Press Release

The IACHR Calls on the State of Bolivia to Step Up Efforts to Establish a National Dialogue and to Prevent the Escalation of Violence in the Context of Recent Demonstrations

August 7, 2020

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Washington, D.C. - The Inter-American Commission on Human Rights (IACHR) notes with concern the violence in the context of recent demonstrations in Bolivia. The Commission calls on the State to ensure dialogue with all actors involved in demonstrations held in the country in recent weeks, where some acts of violence have been perpetrated. The IACHR further calls on the State to preserve the right to freedom of assembly and peaceful protest, and to protect at all times the human rights of Bolivians, particularly those who have COVID-19. The IACHR also calls for non-violence during demonstrations.

The Commission has closely monitored demonstrations organized by various social movements in Bolivia to protest over the Supreme Electoral Tribunal’s decision of July 23, 2020, which postponed general elections in light of the need to prevent the spread of COVID-19. The IACHR knows that these protests have mainly involved marches, demonstrations, and road blockades in 78 urban and rural sites in La Paz, Cochabamba, Santa Cruz, Oruro, Potosí, Beni, and El Alto.

According to publicly available reports, at least seven people were arrested in these protests, including a teenager, while an alleged case of police violence against an older person was reported in Cochabamba, along with the use of tear gas against demonstrators. The IACHR has also been informed that a police officer suffered eye injuries. The Commission stresses the State’s obligation to preserve the right to demonstrate, and notes that the use of force in protest contexts is a last resort that needs to be exceptional and must respect the principles of legality, absolute necessity, and proportionality, particularly when it involves older persons, children, and adolescents. The IACHR asks the State to ensure respect for due process and for judicial safeguards concerning detainees.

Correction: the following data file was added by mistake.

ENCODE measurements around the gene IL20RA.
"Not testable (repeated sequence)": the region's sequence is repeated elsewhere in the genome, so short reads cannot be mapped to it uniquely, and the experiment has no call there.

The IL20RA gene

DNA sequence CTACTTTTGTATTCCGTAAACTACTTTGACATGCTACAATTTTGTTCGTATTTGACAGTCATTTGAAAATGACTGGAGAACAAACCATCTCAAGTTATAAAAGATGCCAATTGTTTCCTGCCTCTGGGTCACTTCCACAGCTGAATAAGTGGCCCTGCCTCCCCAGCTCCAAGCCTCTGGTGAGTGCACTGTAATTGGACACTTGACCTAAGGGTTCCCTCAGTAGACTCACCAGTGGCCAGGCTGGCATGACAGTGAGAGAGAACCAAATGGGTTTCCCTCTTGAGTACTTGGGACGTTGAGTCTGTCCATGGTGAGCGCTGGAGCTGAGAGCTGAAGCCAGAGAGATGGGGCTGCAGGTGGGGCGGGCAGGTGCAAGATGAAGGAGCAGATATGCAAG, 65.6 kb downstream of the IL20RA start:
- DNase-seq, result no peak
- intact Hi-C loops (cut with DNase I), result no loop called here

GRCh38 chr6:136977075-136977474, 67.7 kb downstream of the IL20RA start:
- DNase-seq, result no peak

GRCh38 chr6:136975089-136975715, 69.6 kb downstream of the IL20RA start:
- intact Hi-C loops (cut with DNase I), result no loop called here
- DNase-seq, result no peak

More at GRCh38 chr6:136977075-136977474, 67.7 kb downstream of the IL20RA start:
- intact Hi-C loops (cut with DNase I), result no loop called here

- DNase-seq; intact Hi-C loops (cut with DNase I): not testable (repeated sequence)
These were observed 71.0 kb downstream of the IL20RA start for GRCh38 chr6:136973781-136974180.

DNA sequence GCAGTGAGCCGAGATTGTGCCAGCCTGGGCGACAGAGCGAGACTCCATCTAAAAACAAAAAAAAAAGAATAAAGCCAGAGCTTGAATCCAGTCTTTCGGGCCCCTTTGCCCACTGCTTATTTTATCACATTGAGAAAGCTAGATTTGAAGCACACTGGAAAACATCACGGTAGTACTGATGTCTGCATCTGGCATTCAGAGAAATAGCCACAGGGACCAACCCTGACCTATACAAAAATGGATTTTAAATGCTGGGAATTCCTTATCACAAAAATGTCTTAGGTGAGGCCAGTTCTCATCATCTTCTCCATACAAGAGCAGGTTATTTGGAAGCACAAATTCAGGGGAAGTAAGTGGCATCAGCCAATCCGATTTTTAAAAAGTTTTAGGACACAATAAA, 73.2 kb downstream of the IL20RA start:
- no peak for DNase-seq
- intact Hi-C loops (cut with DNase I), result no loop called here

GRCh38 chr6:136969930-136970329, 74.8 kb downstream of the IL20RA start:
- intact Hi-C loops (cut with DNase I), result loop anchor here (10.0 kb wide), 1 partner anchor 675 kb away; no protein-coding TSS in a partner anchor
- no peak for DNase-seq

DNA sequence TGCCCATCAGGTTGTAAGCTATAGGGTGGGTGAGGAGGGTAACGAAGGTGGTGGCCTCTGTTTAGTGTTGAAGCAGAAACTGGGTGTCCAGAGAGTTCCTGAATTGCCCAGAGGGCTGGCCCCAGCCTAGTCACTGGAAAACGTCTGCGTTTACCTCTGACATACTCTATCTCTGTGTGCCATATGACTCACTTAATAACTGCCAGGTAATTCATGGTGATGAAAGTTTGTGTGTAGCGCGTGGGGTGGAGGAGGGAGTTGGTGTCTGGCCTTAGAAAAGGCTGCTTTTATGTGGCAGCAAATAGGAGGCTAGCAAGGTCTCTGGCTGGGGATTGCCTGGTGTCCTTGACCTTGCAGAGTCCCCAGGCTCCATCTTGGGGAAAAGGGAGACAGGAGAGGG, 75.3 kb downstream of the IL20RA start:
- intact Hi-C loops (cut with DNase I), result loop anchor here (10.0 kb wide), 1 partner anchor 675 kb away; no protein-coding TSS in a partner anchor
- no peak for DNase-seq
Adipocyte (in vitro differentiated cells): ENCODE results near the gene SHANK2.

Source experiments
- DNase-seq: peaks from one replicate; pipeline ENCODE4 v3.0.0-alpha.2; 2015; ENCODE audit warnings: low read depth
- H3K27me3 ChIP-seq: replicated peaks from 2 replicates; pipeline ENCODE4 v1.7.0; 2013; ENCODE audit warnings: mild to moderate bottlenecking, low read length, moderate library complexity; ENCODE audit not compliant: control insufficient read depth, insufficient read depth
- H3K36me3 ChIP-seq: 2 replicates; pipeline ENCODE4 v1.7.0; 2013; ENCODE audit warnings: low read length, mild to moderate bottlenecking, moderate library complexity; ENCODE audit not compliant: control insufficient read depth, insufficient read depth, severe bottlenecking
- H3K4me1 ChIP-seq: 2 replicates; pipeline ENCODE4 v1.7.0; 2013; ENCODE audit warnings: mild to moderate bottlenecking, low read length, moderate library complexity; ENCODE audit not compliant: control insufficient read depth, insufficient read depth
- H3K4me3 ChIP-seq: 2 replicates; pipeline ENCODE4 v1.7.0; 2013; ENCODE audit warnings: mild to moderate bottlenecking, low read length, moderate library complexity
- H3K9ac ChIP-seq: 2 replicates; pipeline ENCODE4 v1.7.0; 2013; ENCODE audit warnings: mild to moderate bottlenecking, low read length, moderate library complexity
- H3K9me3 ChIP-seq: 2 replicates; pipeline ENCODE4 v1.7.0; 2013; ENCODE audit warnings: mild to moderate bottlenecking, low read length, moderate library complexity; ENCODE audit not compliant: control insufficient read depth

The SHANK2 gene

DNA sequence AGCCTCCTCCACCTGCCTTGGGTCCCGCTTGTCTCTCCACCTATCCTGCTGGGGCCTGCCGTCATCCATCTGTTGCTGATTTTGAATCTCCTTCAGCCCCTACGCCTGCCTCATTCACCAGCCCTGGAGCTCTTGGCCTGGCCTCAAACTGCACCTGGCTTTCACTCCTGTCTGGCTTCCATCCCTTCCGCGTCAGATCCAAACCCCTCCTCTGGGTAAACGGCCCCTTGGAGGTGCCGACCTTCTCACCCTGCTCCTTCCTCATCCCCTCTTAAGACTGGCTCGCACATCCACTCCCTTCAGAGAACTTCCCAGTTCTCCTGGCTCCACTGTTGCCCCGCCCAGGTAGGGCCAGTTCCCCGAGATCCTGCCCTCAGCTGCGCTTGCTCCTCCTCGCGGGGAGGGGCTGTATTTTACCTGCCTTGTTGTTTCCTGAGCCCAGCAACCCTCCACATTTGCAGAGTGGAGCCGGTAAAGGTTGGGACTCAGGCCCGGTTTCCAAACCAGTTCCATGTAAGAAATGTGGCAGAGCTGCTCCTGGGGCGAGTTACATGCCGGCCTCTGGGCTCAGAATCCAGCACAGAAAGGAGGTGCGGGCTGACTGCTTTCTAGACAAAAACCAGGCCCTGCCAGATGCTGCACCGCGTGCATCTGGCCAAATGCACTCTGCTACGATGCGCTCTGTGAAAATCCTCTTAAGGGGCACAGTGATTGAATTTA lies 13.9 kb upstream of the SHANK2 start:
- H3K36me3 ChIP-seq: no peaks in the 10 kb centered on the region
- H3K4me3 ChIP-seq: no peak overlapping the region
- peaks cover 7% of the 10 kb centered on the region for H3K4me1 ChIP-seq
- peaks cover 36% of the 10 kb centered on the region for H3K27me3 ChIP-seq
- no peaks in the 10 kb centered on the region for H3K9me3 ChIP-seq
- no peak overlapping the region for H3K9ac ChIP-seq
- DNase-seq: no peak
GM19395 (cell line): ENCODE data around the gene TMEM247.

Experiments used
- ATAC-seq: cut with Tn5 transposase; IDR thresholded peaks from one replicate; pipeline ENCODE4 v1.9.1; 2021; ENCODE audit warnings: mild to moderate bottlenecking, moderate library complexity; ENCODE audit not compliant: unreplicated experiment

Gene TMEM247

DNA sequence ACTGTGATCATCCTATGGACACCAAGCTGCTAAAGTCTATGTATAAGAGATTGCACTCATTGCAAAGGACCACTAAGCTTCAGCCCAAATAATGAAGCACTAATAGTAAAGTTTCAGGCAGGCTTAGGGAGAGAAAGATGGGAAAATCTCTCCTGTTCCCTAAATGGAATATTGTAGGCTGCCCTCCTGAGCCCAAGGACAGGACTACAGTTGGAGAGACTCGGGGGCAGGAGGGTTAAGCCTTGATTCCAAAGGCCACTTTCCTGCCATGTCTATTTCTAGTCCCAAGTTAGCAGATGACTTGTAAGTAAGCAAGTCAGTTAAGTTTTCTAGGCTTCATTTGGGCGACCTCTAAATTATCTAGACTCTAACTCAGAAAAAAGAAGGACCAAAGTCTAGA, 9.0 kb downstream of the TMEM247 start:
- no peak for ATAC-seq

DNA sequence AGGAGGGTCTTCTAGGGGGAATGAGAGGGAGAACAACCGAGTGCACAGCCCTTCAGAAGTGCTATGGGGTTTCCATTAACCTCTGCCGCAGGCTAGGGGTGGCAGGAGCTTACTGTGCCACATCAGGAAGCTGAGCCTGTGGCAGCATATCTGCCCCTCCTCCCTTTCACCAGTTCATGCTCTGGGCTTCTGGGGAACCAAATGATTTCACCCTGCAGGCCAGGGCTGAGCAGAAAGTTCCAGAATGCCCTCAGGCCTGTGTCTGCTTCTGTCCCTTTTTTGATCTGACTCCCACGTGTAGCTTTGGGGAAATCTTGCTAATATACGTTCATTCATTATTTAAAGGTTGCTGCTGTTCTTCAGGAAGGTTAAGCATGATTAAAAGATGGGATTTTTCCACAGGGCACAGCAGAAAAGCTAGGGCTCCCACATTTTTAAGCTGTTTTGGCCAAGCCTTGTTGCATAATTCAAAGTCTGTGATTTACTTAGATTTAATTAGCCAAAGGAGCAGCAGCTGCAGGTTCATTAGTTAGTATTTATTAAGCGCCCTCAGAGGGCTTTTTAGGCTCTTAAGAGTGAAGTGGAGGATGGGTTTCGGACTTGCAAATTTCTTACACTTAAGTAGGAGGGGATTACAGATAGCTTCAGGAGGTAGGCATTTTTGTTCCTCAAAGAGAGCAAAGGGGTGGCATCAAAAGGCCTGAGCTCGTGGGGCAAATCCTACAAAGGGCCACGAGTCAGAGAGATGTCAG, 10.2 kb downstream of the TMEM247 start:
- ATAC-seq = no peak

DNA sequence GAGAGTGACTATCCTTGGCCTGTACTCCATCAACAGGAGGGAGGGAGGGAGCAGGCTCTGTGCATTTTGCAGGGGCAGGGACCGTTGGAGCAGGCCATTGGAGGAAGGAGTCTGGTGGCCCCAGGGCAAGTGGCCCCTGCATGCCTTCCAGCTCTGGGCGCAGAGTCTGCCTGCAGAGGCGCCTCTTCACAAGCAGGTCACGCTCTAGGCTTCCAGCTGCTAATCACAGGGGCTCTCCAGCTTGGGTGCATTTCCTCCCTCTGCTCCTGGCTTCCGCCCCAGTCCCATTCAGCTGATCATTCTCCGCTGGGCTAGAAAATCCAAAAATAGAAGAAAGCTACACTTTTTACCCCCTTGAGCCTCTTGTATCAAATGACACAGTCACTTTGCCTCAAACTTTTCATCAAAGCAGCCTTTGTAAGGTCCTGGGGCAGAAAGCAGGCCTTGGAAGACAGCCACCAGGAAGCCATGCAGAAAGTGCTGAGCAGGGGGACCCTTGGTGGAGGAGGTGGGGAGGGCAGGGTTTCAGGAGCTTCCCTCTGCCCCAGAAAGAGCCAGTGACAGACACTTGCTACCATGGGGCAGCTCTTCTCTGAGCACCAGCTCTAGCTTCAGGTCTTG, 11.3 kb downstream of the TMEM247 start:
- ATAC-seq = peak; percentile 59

The Commission knows that several acts of violence have been perpetrated in recent weeks—allegedly by some demonstrators—against property and individuals, mainly police officers, journalists, and medical assistance vehicles and staff. The Commission further notes with concern reports that some groups who oppose the actions of demonstrators might take measures that would trigger violence among civilians. In this context, amid reports of inadmissible attacks on journalists and healthcare staff, the IACHR stresses how important it is for the right to freedom of assembly to be exercised peacefully and without weapons, in compliance with the standards of international law.